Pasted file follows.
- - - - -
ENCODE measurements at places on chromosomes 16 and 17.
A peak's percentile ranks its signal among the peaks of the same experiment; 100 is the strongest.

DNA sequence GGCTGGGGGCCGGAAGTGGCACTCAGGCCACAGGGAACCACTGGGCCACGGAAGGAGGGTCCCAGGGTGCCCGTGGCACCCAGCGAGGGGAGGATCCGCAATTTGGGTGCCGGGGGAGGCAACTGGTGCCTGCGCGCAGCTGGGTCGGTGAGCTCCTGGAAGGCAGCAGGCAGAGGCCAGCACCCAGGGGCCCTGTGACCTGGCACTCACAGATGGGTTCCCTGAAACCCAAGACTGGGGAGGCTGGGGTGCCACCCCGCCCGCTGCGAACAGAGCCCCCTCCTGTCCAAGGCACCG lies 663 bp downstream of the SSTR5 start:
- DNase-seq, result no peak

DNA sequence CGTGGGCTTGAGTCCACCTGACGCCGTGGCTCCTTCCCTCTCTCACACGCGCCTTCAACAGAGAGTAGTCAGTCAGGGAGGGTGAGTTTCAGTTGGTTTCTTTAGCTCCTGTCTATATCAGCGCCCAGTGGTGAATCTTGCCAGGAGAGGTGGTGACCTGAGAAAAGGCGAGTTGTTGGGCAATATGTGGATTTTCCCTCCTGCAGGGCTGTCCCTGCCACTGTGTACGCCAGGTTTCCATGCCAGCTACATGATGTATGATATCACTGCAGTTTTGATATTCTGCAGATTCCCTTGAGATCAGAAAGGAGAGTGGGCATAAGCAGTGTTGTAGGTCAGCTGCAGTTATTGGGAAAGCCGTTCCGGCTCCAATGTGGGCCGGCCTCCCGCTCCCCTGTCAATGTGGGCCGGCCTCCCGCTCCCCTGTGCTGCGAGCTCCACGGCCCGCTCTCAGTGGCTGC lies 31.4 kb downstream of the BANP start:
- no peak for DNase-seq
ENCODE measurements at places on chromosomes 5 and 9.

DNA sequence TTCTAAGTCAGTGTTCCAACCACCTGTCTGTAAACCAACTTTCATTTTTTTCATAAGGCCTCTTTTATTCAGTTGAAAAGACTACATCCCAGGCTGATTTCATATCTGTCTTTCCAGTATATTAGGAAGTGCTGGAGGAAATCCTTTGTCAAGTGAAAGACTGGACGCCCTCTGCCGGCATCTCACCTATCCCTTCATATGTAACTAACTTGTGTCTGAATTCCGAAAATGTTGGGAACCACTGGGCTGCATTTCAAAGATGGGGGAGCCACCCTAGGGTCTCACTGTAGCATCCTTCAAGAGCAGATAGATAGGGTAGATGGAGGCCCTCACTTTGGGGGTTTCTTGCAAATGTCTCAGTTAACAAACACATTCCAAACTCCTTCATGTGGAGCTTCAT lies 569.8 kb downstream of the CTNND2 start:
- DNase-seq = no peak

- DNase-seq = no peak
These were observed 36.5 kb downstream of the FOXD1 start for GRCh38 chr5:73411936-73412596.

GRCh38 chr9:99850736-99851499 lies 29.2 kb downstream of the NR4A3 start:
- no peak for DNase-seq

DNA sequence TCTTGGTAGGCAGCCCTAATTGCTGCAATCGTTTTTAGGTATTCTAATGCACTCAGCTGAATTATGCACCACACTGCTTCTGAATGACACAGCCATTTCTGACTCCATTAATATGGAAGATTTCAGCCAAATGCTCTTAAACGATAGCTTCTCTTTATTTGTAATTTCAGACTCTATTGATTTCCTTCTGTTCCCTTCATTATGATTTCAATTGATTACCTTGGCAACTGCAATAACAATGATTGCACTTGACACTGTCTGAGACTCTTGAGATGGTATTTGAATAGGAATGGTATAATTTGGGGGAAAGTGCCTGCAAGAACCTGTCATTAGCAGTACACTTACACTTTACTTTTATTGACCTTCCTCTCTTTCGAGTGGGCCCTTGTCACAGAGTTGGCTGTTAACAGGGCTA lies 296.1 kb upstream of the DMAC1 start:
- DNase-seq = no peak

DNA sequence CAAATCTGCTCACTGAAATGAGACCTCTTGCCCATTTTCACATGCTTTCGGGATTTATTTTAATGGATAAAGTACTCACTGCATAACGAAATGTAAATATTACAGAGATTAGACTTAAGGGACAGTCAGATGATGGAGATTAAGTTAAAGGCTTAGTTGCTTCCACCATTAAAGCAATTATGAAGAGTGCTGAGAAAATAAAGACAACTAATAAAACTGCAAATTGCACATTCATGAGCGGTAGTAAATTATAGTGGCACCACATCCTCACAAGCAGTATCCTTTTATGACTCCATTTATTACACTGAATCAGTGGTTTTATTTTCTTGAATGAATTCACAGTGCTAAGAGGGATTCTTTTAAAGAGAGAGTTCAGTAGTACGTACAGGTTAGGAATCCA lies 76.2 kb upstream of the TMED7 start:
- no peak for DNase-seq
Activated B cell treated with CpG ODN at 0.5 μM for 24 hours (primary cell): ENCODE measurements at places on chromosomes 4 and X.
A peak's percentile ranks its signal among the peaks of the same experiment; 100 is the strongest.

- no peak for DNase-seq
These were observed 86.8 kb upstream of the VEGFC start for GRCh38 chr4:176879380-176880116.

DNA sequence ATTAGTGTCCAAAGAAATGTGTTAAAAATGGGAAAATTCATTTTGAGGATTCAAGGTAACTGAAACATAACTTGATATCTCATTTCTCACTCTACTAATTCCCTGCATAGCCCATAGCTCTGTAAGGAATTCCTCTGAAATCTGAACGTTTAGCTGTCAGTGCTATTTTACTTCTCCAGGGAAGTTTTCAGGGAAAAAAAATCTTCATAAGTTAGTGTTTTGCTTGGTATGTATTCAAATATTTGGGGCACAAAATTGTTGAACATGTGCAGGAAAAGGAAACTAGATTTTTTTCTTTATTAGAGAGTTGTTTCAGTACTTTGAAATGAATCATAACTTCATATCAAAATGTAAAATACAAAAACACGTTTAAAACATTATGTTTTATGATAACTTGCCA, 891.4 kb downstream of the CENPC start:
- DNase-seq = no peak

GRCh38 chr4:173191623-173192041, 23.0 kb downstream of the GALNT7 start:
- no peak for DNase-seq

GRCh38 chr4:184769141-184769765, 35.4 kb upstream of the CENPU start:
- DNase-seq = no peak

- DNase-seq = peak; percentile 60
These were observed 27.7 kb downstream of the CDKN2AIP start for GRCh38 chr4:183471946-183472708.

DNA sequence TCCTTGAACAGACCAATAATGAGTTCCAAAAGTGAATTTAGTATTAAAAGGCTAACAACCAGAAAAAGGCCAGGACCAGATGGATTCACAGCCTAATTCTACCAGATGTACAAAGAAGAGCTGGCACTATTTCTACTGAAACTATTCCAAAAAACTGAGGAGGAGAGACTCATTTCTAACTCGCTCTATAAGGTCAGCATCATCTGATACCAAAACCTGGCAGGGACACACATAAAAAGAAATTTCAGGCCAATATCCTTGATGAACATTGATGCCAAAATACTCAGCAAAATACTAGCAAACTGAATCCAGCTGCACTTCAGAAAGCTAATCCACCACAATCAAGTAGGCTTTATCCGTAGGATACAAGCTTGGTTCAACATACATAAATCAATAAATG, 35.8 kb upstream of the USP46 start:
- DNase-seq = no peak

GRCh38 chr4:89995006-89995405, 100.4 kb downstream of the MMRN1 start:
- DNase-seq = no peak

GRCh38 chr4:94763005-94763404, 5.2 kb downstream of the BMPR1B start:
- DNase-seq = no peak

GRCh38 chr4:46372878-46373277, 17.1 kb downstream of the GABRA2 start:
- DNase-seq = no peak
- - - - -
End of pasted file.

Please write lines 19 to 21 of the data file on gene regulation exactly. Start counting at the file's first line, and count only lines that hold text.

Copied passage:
A peak's percentile ranks its signal among the peaks of the same experiment; 100 is the strongest.

- no peak for DNase-seq
These were observed 86.8 kb upstream of the VEGFC start for GRCh38 chr4:176879380-176880116.